On March 11, 2021, President Biden signed the American Rescue Plan Act of 2021 (the ARP), a wide-ranging package of health care and economic measures responding to the coronavirus pandemic. The ARP includes a broad expansion of the Affordable Care Act’s (ACA) main health insurance subsidy, the premium tax credit (PTC), the first major expansion of the health care reform law since its passage. This piece highlights the policymaking considerations that states must account for in light of the PTC expansion and uncertainty about future federal action. A key theme that emerges is that states will benefit from approaches that give them the flexibility to adjust policies year by year as the federal landscape develops.
Supporting Children and Youth with Special Health Care Needs During COVID-19
On Tuesday, December 15 State Health and Value Strategies hosted a webinar on how states can support children and youth with special health care needs during COVID-19. The COVID-19 pandemic has created significant health and economic hardships for many children and families—particularly children and youth with special health care needs. Children who receive health services in school settings to support their education are losing access to those services as schools limit—or eliminate altogether—in-person instruction. In addition, a pre-COVID-19 shortage of home health providers has worsened due to the pandemic, placing a significant burden on families who rely on home health services or who choose, for safety, not to have home health providers come into their homes. The result can lead to gaps in care and caregiver burnout, putting children and youth with special health care needs at risk of regression and long-term negative health outcomes. Recognizing these risks, states and the federal government have broadly expanded telehealth coverage, established continuous coverage requirements and eased regulatory requirements for delivery of services.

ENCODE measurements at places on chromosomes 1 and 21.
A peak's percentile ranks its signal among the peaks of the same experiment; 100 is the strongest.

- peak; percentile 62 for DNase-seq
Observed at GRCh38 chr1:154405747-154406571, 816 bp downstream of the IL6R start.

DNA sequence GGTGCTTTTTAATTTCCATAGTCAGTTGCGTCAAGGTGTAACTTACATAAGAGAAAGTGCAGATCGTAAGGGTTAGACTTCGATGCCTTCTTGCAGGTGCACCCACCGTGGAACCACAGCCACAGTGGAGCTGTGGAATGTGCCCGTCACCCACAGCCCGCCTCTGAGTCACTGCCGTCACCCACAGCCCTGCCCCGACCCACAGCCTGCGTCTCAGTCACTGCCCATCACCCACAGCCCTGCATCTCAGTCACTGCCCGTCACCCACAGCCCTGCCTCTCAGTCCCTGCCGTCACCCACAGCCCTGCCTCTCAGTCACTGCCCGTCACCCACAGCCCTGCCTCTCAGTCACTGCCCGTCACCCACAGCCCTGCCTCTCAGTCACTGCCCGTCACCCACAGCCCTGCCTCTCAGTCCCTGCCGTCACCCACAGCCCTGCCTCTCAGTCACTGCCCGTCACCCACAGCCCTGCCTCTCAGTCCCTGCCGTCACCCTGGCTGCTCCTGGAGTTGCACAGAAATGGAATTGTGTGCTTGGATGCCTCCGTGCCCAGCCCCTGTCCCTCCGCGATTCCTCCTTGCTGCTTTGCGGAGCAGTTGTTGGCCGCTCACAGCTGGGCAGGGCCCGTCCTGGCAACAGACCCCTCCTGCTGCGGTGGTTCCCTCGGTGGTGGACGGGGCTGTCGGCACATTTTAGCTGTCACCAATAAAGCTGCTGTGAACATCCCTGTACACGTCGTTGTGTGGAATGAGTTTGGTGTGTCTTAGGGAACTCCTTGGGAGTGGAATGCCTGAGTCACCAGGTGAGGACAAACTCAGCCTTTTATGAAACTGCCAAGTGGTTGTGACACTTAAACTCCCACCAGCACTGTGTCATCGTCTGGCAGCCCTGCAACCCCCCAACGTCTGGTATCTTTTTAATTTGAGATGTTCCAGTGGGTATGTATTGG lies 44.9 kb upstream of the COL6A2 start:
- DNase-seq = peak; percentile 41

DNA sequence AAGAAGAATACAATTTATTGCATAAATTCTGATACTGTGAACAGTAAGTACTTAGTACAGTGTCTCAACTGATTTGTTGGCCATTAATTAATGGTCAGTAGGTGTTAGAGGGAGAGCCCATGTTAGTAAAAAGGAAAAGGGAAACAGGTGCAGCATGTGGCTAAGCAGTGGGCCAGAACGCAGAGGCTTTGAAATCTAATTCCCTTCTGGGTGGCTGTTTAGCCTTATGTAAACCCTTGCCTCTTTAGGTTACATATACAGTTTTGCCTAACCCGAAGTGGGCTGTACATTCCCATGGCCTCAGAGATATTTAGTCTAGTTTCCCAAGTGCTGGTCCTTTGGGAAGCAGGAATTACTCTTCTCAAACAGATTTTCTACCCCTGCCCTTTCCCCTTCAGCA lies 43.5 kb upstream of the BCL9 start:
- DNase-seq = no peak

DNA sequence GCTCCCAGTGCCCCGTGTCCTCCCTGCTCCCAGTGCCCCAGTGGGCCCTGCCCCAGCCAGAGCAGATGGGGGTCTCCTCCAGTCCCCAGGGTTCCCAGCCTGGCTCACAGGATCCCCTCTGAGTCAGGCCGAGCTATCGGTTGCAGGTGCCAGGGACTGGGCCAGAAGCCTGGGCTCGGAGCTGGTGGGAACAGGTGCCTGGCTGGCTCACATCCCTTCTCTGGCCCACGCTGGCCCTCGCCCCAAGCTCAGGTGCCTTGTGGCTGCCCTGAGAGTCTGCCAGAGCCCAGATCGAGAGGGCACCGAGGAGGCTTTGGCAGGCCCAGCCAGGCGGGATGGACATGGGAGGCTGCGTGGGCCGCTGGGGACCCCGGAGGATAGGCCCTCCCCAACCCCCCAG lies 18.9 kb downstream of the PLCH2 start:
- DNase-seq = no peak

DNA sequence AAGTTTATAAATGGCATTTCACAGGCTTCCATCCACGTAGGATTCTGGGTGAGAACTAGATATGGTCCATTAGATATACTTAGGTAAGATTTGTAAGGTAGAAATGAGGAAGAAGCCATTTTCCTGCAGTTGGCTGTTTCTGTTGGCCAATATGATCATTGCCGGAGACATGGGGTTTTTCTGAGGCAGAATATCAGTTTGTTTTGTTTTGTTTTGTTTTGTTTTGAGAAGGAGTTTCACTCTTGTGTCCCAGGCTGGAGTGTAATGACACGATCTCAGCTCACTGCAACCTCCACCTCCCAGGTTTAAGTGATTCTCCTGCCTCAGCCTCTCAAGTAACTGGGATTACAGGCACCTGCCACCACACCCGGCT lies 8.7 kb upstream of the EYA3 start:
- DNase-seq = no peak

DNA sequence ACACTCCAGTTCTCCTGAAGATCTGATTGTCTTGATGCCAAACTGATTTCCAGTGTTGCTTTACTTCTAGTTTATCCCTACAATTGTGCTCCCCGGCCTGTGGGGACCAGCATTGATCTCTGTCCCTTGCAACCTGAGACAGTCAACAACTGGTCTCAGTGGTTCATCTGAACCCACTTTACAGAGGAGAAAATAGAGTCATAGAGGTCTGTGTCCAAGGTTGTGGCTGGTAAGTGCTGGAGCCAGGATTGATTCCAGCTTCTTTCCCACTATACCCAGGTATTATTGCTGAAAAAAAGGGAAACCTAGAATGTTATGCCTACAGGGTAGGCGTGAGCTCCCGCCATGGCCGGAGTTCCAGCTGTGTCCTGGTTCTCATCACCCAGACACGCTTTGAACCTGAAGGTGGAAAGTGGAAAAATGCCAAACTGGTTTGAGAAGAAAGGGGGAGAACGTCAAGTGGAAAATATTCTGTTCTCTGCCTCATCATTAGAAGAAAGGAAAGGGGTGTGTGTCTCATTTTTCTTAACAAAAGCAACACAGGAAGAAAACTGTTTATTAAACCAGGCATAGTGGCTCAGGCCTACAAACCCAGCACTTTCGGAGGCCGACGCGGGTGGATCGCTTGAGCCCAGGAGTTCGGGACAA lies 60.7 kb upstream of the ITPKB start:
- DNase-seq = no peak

The webinar, produced by Manatt Health with the American Academy of Pediatrics, Family Voices, and the Georgetown Center for Children and Families with funding from the Robert Wood Johnson Foundation and the Lucile Packard Foundation for Children’s Health, explored strategies for state Medicaid agencies to enforce coverage requirements and make permanent the temporary regulatory flexibilities that have expanded access to services during the pandemic.